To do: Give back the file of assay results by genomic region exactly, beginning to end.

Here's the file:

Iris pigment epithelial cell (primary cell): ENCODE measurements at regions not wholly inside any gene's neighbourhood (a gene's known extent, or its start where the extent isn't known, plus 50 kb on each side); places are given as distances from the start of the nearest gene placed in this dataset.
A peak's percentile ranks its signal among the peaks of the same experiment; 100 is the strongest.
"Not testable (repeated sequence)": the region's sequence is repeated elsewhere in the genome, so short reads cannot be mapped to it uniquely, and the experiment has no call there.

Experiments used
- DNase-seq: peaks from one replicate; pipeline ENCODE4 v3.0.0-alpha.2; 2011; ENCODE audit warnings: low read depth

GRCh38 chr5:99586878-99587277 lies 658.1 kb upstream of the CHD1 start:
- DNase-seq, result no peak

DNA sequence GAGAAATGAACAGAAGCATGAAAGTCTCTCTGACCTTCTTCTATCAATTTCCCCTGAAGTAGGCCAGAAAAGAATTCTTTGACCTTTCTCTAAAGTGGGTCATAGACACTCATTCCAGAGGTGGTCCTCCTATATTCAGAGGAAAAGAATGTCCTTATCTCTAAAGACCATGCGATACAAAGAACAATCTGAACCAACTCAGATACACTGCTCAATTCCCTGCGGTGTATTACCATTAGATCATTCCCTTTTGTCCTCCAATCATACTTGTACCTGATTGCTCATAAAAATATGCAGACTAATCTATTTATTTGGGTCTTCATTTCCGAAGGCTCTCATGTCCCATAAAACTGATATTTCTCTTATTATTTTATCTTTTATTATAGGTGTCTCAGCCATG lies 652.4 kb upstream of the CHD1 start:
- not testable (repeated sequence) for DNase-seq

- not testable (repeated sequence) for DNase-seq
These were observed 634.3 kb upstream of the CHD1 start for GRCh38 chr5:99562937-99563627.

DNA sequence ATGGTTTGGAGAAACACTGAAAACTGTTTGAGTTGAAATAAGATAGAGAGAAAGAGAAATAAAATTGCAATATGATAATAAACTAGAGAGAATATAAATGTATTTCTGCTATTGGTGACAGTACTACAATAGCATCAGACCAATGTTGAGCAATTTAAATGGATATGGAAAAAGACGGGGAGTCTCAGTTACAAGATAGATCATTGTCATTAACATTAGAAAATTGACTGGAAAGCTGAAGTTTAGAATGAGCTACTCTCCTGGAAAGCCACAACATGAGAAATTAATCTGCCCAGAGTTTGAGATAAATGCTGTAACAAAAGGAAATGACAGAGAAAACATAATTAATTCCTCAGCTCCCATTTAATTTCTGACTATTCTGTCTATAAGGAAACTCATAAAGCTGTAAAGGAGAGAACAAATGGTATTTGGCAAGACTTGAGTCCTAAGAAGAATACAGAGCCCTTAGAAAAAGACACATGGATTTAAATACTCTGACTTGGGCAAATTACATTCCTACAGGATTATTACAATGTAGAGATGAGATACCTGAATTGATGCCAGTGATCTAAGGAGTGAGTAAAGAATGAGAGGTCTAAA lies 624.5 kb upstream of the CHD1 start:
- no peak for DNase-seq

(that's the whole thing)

Iris pigment epithelial cell (primary cell): ENCODE measurements at regions not wholly inside any gene's neighbourhood (a gene's known extent, or its start where the extent isn't known, plus 50 kb on each side); places are given as distances from the start of the nearest gene placed in this dataset.
A peak's percentile ranks its signal among the peaks of the same experiment; 100 is the strongest.
"Not testable (repeated sequence)": the region's sequence is repeated elsewhere in the genome, so short reads cannot be mapped to it uniquely, and the experiment has no call there.

Experiments used
- DNase-seq: peaks from one replicate; pipeline ENCODE4 v3.0.0-alpha.2; 2011; ENCODE audit warnings: low read depth

GRCh38 chr5:99586878-99587277 lies 658.1 kb upstream of the CHD1 start:
- DNase-seq, result no peak

DNA sequence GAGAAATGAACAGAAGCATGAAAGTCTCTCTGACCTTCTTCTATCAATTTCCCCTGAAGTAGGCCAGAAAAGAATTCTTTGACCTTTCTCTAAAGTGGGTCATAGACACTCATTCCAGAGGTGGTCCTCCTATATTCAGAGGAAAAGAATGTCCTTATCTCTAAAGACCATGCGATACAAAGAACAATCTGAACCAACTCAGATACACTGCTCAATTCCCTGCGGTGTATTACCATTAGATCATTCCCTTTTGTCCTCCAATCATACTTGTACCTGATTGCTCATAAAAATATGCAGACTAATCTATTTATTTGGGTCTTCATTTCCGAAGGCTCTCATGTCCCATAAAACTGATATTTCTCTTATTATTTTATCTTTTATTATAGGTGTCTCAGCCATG lies 652.4 kb upstream of the CHD1 start:
- not testable (repeated sequence) for DNase-seq

- not testable (repeated sequence) for DNase-seq
These were observed 634.3 kb upstream of the CHD1 start for GRCh38 chr5:99562937-99563627.

DNA sequence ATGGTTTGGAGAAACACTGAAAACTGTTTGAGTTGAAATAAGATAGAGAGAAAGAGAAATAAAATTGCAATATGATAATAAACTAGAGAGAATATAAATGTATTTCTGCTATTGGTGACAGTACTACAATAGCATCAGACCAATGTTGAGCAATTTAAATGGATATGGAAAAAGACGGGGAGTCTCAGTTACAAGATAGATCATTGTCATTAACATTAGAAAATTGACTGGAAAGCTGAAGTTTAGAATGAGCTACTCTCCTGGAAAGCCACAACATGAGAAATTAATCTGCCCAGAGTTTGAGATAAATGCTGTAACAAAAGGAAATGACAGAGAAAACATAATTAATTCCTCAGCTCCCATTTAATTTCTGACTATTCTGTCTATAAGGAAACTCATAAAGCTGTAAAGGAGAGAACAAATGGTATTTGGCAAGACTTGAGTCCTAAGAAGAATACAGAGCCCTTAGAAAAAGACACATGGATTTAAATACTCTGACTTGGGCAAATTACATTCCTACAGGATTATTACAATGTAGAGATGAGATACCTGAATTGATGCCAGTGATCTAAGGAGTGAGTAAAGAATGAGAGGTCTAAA lies 624.5 kb upstream of the CHD1 start:
- no peak for DNase-seq